Git basics: getting started with Git
Git is a distributed Version Control System that allows developers to manage their code and maintain bigger projects as the number of the developers involved grow. Today let’s take a look at the basics.
The first thing to do is get the software on your machine:
- On Windows: head here to download it. Once you have installed it you will have an application called “Git Bash” that will take you to a shell. You can also use Cygwin, but it’s more complicated.
- On Mac: head here to download it. Once you have installed, just head to the terminal and you will be able to use git. You can also install it using Brew.
- On Linux: use your package manager to get it.
On Debian-based systems:
# apt install git
On RedHat-based systems (replace yum with dnf if you’re using Fedora>21):
# yum install git
This configuration is needed to know “who you are”. Be careful about the choice, this name and email will be present in every commit you make. Open a terminal and do:
$ git config --global user.name "YOURNAME" $ git config --global user.email [email protected]
Your first repository
Now that you’re ready: fire up your terminal, create a new directory wherever you want, enter that directory and type:
$ git init Initialized empty Git repository in /home/mark/test/.git/
As you can see you’ve just created your first repository! That is confirmed by the .git directory that has been created. That directory contains the whole project and everything that has been committed to git. On the other hand the directory you’re in is called WORKING DIRECTORY.
While being in the working directory, create a new file called “file1” and fill it with whatever you feel like. Now type:
$ git add file1
If you typed everything right, you will get no message. In this way you’ve added file1 to the “changes to be committed”. The file isn’t yet inside the git repository.
You added the file in the precedent step, now it’s time to commit it. While in the working directory do:
$ git commit -m "Initial commit" [master (root-commit) 61ff22c] Initial commit 1 file changed, 1 insertion(+) create mode 100644 file
The -m switch defines the message that describes the commit. Now file1 is tracked inside the repository.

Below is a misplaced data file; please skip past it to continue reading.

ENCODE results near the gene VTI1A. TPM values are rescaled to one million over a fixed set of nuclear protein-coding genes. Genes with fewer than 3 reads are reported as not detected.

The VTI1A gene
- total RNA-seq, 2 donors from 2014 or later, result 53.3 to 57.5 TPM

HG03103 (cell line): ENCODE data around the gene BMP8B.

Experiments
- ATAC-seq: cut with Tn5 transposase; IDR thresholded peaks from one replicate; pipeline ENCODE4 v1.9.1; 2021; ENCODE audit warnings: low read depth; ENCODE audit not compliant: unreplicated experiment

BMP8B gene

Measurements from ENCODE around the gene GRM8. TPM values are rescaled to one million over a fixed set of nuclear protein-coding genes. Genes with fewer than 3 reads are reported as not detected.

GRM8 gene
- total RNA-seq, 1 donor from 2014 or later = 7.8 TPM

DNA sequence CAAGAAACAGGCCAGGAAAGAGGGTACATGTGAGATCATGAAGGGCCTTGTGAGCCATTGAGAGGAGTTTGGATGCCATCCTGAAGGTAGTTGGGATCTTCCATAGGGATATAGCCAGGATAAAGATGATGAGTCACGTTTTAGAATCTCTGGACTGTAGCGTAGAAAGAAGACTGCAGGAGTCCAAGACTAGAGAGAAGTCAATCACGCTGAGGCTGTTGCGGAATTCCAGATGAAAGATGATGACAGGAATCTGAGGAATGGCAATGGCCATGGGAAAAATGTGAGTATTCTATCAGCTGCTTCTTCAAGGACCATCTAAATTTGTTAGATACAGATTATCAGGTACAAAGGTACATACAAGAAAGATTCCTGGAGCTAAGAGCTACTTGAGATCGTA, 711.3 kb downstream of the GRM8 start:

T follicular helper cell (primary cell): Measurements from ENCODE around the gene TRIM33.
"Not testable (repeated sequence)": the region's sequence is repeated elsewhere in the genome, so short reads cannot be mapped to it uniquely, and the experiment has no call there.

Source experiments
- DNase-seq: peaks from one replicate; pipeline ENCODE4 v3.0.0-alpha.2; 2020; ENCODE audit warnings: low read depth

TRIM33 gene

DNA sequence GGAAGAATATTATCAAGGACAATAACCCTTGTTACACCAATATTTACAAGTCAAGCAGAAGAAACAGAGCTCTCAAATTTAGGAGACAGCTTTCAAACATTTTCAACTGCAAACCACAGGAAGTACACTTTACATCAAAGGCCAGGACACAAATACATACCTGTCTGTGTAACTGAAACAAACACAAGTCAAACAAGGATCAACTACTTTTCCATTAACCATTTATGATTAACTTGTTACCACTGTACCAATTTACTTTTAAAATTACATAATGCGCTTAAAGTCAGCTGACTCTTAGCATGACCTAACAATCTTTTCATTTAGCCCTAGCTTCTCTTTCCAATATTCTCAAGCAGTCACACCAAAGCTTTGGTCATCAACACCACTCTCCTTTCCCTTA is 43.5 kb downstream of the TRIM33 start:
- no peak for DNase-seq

One really helpful command is status. This allows you to see what’s happening inside your working directory. Now, modify file1 and change something, and also create a new file called file2 and fill it with whatever you like. Once done, issue:
$ git status On branch master Changes not staged for commit: (use "git add <file>..." to update what will be committed) (use "git checkout -- <file>..." to discard changes in working directory) modified: file1 Untracked files: (use "git add <file>..." to include in what will be committed) file2
As you can see, the status command shows what is happening in the working directory. Now, do:
$ git add file1 $ git add file2 $ git commit -m "Second commit" [master 3dfc702] Second commit 2 files changed, 2 insertions(+), 1 deletion(-) create mode 100644 file2
In this way you will accept the changes made to file1, add the file2 to repository and commit both.
Since we managed to create file2 and add it to repository, now file1 is useless, so we need to remove it:
$ git rm file1 rm 'file1' $ git status On branch master Changes to be committed: (use "git reset HEAD <file>..." to unstage) deleted: file1
As you can see we removed the file1 from the repository. But that doesn’t mean it has been removed entirely. If you check it is still inside the working directory. Now let’s commit the changes:
$ git commit -m "Third commit" [master ea0848a] Third commit 1 file changed, 1 deletion(-) delete mode 100644 file1
Log: a bit of history
Now we’ve done quite the work! But how do we verify each change we’ve made has been recorded? Can we really trust the commit command? We can verify everything we’ve done until now with the log command:
$ git log commit ea0848abbb359c8a294e72785a095e83bc28cd20 Author: mark <[email protected]> Date: Tue Nov 22 12:11:32 2016 +0100 Third commit commit 3dfc7021d6bb957dbd808c4d38e874942d72ce01 Author: mark <[email protected]> Date: Tue Nov 22 12:04:51 2016 +0100 Second commit commit 61ff22ce986db714c34a01bcee0dfe6e56eb098d Author: mark <[email protected]> Date: Tue Nov 22 11:53:00 2016 +0100 Initial commit
As you can see, the log command shows the commits that we have committed to the repository. It also shows many important things about the commits:
- The commit hash: that string after the “commit” keyword identifies each commit unequivocally in the repository.
- The author.
- The date.
- The commit message.
You now know the fundamental commands to move around in a git repository. You know how to add and remove files, view the working directory status, commit changes, and visualize the history of the repository.
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